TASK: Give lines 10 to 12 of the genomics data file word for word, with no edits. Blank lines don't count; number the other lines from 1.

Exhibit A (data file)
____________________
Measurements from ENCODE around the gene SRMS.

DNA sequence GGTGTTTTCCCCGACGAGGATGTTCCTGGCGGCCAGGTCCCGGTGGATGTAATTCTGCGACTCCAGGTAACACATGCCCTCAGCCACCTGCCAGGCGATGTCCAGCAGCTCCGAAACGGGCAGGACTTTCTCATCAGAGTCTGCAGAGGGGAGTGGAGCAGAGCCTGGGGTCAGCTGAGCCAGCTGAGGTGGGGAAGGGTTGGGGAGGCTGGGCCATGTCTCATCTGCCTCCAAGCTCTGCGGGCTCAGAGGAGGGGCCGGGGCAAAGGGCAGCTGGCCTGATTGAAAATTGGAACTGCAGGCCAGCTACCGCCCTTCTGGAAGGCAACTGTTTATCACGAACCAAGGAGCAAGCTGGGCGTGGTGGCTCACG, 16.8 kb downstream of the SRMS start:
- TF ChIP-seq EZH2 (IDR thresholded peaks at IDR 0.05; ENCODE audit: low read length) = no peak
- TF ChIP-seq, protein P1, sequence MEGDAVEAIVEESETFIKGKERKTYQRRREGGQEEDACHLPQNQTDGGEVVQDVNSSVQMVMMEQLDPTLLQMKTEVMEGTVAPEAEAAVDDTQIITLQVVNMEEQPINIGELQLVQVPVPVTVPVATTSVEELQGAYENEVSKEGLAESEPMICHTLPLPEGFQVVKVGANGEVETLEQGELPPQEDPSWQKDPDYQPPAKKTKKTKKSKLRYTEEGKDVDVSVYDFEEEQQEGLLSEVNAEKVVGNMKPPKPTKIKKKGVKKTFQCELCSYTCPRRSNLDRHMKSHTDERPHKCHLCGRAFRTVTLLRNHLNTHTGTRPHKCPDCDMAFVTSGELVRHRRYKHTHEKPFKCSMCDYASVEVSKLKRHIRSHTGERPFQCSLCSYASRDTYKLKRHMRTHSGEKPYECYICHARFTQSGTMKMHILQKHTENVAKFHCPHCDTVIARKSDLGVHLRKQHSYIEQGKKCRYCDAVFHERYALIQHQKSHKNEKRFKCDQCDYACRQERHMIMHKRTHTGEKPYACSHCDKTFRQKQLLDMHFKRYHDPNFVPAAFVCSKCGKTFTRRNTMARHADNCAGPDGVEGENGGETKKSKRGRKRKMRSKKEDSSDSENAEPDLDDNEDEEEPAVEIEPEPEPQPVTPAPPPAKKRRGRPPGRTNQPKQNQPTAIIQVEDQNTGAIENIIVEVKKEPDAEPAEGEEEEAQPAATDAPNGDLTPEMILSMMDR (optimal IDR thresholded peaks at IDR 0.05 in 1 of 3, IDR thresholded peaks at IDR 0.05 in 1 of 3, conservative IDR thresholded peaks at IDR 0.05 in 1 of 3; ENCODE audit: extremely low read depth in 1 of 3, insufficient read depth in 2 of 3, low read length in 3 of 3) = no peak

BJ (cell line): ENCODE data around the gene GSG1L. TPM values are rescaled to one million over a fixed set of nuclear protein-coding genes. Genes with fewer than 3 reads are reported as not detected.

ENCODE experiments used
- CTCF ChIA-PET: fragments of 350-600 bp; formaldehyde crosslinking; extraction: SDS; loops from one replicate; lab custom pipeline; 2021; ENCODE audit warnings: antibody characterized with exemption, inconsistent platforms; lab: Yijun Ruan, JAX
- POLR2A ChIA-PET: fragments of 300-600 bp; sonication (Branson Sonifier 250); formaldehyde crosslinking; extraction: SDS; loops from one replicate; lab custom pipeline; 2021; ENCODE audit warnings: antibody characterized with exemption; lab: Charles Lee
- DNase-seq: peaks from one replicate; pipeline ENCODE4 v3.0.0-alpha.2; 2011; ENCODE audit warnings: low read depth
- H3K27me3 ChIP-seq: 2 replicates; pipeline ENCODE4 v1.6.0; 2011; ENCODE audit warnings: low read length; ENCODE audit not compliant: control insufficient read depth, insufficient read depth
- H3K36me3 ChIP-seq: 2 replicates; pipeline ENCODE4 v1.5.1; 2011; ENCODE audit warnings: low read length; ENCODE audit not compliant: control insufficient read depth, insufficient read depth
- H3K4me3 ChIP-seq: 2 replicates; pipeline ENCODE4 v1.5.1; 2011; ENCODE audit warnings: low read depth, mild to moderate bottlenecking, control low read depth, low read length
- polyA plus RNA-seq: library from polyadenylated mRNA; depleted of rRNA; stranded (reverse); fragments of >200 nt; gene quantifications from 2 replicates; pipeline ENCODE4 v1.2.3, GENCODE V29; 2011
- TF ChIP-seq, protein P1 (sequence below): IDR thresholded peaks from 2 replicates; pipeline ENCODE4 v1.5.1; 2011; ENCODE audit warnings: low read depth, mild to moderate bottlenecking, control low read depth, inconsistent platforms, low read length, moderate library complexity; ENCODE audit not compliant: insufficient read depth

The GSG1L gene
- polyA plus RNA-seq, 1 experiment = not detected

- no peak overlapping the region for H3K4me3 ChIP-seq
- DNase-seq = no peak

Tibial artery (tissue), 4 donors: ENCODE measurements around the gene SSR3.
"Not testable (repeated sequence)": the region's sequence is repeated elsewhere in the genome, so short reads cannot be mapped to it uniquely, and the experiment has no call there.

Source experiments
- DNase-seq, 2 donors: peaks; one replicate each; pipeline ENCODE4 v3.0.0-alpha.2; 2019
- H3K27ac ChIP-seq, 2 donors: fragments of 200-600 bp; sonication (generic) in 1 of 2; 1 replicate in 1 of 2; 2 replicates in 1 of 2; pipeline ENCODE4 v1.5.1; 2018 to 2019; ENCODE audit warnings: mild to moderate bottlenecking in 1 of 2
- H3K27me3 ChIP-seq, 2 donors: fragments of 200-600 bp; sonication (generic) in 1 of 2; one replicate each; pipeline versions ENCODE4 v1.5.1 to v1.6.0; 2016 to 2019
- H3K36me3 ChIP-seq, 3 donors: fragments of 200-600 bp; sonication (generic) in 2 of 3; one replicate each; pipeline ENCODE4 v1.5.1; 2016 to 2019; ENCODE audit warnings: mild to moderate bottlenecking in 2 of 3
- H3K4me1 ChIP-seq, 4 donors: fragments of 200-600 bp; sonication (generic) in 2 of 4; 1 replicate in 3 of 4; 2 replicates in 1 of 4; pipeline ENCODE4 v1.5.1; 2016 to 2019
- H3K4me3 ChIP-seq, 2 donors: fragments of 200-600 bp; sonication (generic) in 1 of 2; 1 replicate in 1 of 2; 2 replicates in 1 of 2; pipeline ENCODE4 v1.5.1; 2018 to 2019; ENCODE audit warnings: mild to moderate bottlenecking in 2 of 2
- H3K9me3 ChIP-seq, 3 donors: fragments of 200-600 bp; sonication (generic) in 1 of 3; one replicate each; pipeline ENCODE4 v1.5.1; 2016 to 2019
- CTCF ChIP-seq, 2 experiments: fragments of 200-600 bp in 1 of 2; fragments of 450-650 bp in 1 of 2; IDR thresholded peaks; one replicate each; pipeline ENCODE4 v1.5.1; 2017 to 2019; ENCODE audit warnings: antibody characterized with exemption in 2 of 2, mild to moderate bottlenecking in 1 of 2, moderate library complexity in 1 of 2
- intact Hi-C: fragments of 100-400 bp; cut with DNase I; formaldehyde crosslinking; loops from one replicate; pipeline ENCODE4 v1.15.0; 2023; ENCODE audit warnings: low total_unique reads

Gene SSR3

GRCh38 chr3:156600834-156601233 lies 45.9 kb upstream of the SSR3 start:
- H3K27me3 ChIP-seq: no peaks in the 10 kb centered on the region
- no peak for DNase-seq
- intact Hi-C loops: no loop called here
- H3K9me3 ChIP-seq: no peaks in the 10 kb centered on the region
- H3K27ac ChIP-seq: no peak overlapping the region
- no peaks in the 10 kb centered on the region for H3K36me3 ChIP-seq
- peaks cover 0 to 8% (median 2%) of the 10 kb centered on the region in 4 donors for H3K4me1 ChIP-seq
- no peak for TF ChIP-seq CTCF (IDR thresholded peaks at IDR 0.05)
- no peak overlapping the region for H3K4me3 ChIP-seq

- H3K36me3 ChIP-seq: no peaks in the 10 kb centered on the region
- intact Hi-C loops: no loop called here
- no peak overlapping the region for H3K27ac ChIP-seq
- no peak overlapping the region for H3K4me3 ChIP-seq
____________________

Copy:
- H3K27me3 ChIP-seq: 2 replicates; pipeline ENCODE4 v1.6.0; 2011; ENCODE audit warnings: low read length; ENCODE audit not compliant: control insufficient read depth, insufficient read depth
- H3K36me3 ChIP-seq: 2 replicates; pipeline ENCODE4 v1.5.1; 2011; ENCODE audit warnings: low read length; ENCODE audit not compliant: control insufficient read depth, insufficient read depth
- H3K4me3 ChIP-seq: 2 replicates; pipeline ENCODE4 v1.5.1; 2011; ENCODE audit warnings: low read depth, mild to moderate bottlenecking, control low read depth, low read length